Thursday, July 23, 2015

Isolating parts

Sometimes I tell students in the dojo that I can tell how well their kata (forms) are by just watching their feet.  Sometimes I can tell how confident a taiko player is by just watching their eyes.  Sometimes I can tell how powerful someone's strike (in either art) is weak by watching the hips or hara.  These are not the obvious things to look at, but the not-so-obvious things can say a lot!

How often do you think of what your feet are doing?  Are you pushing off with them?  Where are you making contact?   Do you ever lift up the toes and rock on the heel? Do you let the rear foot roll onto the side when you push your weight away from it?

What about your hips, or your hara (center)?  Are you holding the core muscles still and tight?  Are you using rotation and compression to power your movements?  Are you tilting to one side?  Is there any activation of this area when you do smaller motions, like playing shime?

Where are your eyes when you play?  Are you looking at the drum?  Are you looking at the audience?  What if there's no audience at a practice?  Do you make eye contact or avoid it?  Do you have shifty eyes (eyes that go from side to side)?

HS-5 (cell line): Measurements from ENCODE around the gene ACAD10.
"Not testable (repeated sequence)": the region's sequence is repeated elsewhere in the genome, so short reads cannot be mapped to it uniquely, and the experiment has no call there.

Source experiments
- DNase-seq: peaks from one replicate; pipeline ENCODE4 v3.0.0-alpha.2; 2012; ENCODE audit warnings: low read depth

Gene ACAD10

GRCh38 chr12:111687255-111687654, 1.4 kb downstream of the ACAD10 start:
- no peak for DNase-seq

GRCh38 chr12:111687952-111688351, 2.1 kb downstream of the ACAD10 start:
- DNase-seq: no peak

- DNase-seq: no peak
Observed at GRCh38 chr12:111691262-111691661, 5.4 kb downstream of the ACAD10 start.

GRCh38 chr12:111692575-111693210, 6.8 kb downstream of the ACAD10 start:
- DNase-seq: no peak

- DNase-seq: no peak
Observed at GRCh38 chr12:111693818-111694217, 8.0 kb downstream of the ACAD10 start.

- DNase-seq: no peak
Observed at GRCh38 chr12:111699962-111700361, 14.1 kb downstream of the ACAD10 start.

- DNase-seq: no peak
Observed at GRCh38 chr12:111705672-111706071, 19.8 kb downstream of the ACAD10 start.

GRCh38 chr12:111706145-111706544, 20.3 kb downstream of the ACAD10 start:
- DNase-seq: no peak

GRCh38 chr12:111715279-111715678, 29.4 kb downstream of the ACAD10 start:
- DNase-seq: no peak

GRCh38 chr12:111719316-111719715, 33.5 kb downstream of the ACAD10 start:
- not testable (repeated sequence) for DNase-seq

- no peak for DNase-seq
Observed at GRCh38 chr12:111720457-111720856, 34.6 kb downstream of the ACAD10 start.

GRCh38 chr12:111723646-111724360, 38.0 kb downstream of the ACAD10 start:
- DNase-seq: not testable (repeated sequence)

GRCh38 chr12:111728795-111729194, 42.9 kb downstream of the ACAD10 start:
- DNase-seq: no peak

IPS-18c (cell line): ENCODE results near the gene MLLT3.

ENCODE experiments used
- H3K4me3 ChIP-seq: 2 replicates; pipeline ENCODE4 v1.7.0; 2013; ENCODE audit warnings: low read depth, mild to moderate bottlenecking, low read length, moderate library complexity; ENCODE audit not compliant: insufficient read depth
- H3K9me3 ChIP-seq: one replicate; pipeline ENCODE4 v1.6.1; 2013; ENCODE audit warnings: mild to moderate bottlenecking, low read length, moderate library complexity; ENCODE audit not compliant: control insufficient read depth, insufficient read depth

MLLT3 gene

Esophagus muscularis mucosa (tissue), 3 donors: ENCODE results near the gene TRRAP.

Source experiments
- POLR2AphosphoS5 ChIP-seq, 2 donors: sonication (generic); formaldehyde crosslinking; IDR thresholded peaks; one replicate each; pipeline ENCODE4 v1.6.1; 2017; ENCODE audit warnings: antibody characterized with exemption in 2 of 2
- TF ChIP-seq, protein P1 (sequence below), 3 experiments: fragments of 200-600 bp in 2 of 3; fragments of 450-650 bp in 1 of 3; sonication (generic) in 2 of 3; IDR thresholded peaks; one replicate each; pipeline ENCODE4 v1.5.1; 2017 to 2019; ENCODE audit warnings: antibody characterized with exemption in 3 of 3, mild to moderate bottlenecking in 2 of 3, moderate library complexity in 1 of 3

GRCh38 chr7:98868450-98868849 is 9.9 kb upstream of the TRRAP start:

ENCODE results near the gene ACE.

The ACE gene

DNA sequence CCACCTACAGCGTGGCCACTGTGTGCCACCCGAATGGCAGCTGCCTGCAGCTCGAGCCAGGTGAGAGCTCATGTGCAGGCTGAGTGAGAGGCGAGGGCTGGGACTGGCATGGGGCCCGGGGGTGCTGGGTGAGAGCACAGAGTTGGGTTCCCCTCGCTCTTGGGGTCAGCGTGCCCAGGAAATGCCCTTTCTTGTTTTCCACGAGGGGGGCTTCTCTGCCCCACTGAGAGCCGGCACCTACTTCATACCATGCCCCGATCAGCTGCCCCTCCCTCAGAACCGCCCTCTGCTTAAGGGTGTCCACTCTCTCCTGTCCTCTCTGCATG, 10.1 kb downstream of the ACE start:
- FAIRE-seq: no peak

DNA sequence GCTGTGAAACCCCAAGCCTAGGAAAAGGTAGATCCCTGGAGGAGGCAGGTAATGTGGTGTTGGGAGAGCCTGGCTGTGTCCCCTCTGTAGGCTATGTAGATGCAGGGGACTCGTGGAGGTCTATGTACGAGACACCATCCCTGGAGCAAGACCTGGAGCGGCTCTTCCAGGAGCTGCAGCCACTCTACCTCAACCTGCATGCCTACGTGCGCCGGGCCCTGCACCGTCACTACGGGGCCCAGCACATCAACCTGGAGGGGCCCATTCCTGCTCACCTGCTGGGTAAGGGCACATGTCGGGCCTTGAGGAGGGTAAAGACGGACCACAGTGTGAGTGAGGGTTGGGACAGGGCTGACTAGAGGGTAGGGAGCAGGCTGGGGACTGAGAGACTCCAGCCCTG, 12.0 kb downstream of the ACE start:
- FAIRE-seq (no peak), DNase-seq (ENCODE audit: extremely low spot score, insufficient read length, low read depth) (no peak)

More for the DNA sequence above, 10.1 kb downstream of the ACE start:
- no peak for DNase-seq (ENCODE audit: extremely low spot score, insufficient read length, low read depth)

It's not that you *should* or *shouldn't* do some of these things, it's more that you should be aware of what you're doing and the effect they have on you and your performance.  Does your group want that look?  Do you want that result?  When is something a stylistic decision and when it is undesirable?

For example, you don't have to use your feet when you play taiko, but something like a letting your foot roll onto the side usually means bad bone/joint alignment that could cause some pain down the line.  Looking around as you play might not affect your technique, but it might make the audience think you're uncomfortable.  Often the best teacher in these cases is to see yourself play and make those notes to address later.

While it's possible to focus too much on the individual parts and miss out on the bigger picture, sometimes the best way to make progress is to look at the little things carefully and take note of what you see!

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